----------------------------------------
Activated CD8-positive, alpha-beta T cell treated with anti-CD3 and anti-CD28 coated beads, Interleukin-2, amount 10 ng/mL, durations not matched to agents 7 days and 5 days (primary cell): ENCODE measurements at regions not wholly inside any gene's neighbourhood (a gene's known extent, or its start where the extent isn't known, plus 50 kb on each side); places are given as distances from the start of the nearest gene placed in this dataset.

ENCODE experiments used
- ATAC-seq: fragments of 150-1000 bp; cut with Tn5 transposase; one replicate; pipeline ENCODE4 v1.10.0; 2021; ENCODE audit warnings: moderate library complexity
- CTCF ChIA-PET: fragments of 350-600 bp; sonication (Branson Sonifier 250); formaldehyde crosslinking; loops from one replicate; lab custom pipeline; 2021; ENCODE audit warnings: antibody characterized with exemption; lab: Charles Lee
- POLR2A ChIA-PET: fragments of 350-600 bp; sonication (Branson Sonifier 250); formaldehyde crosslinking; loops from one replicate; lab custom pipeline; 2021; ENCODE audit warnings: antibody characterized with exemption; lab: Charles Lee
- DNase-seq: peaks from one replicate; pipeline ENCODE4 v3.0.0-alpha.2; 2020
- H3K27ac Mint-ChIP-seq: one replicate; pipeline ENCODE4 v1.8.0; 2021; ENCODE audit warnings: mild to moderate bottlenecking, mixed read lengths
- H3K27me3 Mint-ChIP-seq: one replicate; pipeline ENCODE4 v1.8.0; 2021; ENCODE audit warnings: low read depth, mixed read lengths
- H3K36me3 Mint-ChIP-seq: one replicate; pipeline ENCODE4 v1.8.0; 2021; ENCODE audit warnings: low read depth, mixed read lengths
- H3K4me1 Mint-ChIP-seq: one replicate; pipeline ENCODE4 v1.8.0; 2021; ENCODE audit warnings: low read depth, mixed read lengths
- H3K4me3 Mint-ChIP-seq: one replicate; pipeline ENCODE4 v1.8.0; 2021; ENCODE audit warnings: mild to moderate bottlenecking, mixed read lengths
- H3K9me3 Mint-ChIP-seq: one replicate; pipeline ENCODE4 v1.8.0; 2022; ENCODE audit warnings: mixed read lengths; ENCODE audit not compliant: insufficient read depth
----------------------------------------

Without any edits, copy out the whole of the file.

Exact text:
Activated CD8-positive, alpha-beta T cell treated with anti-CD3 and anti-CD28 coated beads, Interleukin-2, amount 10 ng/mL, durations not matched to agents 7 days and 5 days (primary cell): ENCODE measurements at regions not wholly inside any gene's neighbourhood (a gene's known extent, or its start where the extent isn't known, plus 50 kb on each side); places are given as distances from the start of the nearest gene placed in this dataset.

ENCODE experiments used
- ATAC-seq: fragments of 150-1000 bp; cut with Tn5 transposase; one replicate; pipeline ENCODE4 v1.10.0; 2021; ENCODE audit warnings: moderate library complexity
- CTCF ChIA-PET: fragments of 350-600 bp; sonication (Branson Sonifier 250); formaldehyde crosslinking; loops from one replicate; lab custom pipeline; 2021; ENCODE audit warnings: antibody characterized with exemption; lab: Charles Lee
- POLR2A ChIA-PET: fragments of 350-600 bp; sonication (Branson Sonifier 250); formaldehyde crosslinking; loops from one replicate; lab custom pipeline; 2021; ENCODE audit warnings: antibody characterized with exemption; lab: Charles Lee
- DNase-seq: peaks from one replicate; pipeline ENCODE4 v3.0.0-alpha.2; 2020
- H3K27ac Mint-ChIP-seq: one replicate; pipeline ENCODE4 v1.8.0; 2021; ENCODE audit warnings: mild to moderate bottlenecking, mixed read lengths
- H3K27me3 Mint-ChIP-seq: one replicate; pipeline ENCODE4 v1.8.0; 2021; ENCODE audit warnings: low read depth, mixed read lengths
- H3K36me3 Mint-ChIP-seq: one replicate; pipeline ENCODE4 v1.8.0; 2021; ENCODE audit warnings: low read depth, mixed read lengths
- H3K4me1 Mint-ChIP-seq: one replicate; pipeline ENCODE4 v1.8.0; 2021; ENCODE audit warnings: low read depth, mixed read lengths
- H3K4me3 Mint-ChIP-seq: one replicate; pipeline ENCODE4 v1.8.0; 2021; ENCODE audit warnings: mild to moderate bottlenecking, mixed read lengths
- H3K9me3 Mint-ChIP-seq: one replicate; pipeline ENCODE4 v1.8.0; 2022; ENCODE audit warnings: mixed read lengths; ENCODE audit not compliant: insufficient read depth